Neurosurgery

Fig. 1.2. Normal somatosensory evoked potentials detected after stimulation of the right median nerve. The central conduction time is calculated as the difference between the N13 and N20 peaks.

20% developed significant post-operative deficit. This number may have been larger had not a number of the patients with SSEP changes undergone shunting as a result of those changes

[6]. Severe, irreversible SSEP changes appear to be a rare but ominous sign. This occurred in less than 1% of cases in a series of 994 CEAs; however, all awoke with neurological sequelae

[7]. In contrast to EEG, no study has been performed with the intent to delineate the false-positive rate of SSEP monitoring - as it relates to stroke - if a shunt is not placed.

When cerebral ischemia occurs with the application of a clamp upon the ICA, characteristic changes occur in the N20, P25 and N30 components of the SSEP. A defined sequence of alterations, or stages, that occur with progressive ischemia has been described. Amplitude reduction combined with latency progression of N30 represents mild, or stage 1, ischemic change. Stage 2, or moderate, changes include the disappearance of N30 as well as amplitude reductions of N20 and P25 up to 50%. Severe, or stage 3, changes are defined by the loss of P25 with the concomitant progression of increasing latency and amplitude reduction of N20. Guerit describes a similar system, which recommends shunt placement whenever moderate-to-severe SSEP alterations occur within 7 minutes after cross-clamping, and he suggests that some cases of mild-to-moderate SSEP change may be due to drops in blood pressure rather than to the ischemic effects of cross-clamping [8].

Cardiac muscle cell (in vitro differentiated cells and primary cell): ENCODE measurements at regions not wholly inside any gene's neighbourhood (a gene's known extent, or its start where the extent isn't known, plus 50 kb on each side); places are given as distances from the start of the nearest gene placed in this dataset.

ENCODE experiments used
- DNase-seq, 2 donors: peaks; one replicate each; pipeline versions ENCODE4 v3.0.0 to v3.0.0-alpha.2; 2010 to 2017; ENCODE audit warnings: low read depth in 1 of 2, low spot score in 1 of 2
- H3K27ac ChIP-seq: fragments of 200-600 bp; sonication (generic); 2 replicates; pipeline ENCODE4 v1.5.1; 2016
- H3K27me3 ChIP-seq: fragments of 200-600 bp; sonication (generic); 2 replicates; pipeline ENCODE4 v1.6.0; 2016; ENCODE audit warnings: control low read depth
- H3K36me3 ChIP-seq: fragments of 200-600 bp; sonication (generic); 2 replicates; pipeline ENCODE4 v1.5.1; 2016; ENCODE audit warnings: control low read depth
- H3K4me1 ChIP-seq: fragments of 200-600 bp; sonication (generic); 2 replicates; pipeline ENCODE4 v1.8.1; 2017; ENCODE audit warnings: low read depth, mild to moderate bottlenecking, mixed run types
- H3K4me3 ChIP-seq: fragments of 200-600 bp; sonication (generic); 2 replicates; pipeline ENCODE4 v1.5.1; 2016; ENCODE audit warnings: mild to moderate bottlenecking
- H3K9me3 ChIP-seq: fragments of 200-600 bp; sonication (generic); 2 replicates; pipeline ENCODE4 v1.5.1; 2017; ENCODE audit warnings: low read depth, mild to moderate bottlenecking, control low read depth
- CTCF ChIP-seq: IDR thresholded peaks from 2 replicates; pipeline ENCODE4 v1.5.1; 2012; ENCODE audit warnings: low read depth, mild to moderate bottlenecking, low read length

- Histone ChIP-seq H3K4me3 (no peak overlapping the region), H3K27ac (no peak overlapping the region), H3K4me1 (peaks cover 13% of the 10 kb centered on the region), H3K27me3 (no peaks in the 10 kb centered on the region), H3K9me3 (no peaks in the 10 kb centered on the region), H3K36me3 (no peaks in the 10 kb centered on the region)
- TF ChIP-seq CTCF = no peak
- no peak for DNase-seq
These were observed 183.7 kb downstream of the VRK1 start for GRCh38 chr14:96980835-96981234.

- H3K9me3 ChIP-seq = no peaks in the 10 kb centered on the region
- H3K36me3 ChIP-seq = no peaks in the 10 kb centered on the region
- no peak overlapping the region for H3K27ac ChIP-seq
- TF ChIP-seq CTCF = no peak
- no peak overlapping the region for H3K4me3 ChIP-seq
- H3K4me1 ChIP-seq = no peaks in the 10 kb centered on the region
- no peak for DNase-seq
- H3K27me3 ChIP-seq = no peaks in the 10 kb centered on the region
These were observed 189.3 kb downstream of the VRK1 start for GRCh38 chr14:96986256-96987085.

Experience of others has supported the sensitivity of N20 and P25 to ischemic insults, and amplitude reductions have proven to be more predictive than latency increases. Most surgeons who rely on SSEPs place a shunt when the N20-P25 complex decreases by 50% or rapidly disappears with clamping of the ICA. These changes typically recover when flow is re-established through the shunt. Overall, the correlation of SSEP changes to clinical outcome is quite good. Neurological dysfunction is remarkably rare in the setting of SSEP with little or no change. In the series by Haupt and Horsch, only one of the 994 patients suffered a stroke in the face of normal SSEPs. As with EEG, clamp-induced changes in SSEPs occur in about 20-30% of monitored cases. It is important to note that temporary ischemia, whether due to intended or accidental vessel occlusion, does not imme

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